According to Harvard Health, to figure out how many calories you should be eating you first need to take your current weight and multiply it by 15. This is the number of calories you would eat to maintain your current weight if you are moderately active, which means you are getting at least 30 minutes of exercise a day.
Harvard Health says losing one to two pounds per week is a safe rate of weight loss, therefore you need to shave off 500 to 1000 calories each day from your weight maintenance calorie number to lose weight. For example, if you are a woman that weighs 160 pounds, to maintain that weight you would eat 2,400 calories per day. To lose weight, you would need to eat 1,400 to 1,900 calories a day to lose weight at a safe rate. Unless you are under the supervision of a doctor, Harvard Health recommends you don't eat less than 1,200 calories per day for a woman or 1,500 calories per day for a man.
To lose weight, reduce the amount of calories you are eating and increase your activity level until you reach your goal weight and target BMI. To help count your calories, write down everything you eat to keep track of your diet and calories in a food diary or use a calorie-counting app like My Fitness Pal or Fooducate.
The Six-Pack Abs Diet
Now that you know how many calories you should be eating for six-pack abs, let's talk about what you should be eating. All calories are not the same. In fact, according to a November 2018 study in the British Medical Journal, maintaining a low carbohydrate diet will burn 250 more calories per day than a high carbohydrate diet. Swapping out regular noodles for zucchini noodles or that breakfast bagel for eggs will not only save you calories, but will help you burn more calories throughout the day which means the pounds will drop off faster.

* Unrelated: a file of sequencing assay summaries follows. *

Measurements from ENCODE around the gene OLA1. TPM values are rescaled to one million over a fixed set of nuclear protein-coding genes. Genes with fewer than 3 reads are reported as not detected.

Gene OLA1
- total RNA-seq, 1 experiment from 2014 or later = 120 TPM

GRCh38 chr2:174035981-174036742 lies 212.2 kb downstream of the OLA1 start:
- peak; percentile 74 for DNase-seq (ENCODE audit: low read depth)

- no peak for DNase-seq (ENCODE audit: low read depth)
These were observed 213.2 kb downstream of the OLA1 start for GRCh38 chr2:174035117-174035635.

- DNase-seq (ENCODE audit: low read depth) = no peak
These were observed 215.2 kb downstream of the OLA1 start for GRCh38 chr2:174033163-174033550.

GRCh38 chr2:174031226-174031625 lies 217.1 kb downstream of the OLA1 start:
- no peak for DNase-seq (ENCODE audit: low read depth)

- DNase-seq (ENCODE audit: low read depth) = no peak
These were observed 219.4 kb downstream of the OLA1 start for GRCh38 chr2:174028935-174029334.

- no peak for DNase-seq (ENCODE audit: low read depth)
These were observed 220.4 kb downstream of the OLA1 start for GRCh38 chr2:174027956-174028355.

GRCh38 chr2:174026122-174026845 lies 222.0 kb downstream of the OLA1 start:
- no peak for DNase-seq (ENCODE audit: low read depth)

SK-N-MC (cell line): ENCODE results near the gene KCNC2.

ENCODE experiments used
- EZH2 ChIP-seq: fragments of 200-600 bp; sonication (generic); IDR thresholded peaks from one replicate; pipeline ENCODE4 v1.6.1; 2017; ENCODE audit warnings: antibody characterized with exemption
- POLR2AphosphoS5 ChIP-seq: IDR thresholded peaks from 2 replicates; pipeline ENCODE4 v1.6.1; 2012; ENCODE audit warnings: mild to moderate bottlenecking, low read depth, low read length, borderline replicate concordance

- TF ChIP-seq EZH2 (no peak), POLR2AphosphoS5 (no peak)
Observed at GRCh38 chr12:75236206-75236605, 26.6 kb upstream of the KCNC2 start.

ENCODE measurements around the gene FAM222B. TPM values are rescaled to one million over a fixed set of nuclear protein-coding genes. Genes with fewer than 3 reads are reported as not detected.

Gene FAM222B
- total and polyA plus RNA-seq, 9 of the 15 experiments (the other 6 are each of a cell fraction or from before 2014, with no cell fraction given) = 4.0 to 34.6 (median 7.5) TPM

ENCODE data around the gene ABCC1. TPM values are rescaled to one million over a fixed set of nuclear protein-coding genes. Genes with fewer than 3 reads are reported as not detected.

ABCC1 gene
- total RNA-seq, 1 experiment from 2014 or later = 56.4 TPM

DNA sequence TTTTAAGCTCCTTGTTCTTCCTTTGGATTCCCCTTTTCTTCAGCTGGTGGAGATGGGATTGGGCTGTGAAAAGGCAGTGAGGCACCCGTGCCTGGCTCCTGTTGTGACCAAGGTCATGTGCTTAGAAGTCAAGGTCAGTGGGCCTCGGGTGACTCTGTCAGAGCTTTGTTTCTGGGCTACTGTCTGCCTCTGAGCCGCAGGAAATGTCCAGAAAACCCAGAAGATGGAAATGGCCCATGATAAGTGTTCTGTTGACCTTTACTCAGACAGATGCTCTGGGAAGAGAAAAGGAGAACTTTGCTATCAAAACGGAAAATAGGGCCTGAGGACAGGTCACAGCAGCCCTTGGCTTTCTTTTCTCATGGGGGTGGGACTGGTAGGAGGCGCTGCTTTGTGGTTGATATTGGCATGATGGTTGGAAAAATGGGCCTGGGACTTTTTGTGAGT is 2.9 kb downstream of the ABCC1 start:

In addition to dropping weight to show off those six-packs abs, you also need to build lean body mass or muscle. The best way to do that is to eat protein, says a January 2016 study in the American Journal of Clinical Nutrition. Adding in protein-rich foods like chicken, fish and beans, along with engaging in resistance training and cardio exercise is the best way to lose body fat while building muscle.
Exercises for Six-Pack Abs
Now that you have your diet and calorie count down, you also need to add in the right exercises to get six pack abs — and that doesn't mean just doing crunches. The best way to keep your metabolism up to lose weight and to build muscle is to work out your entire body.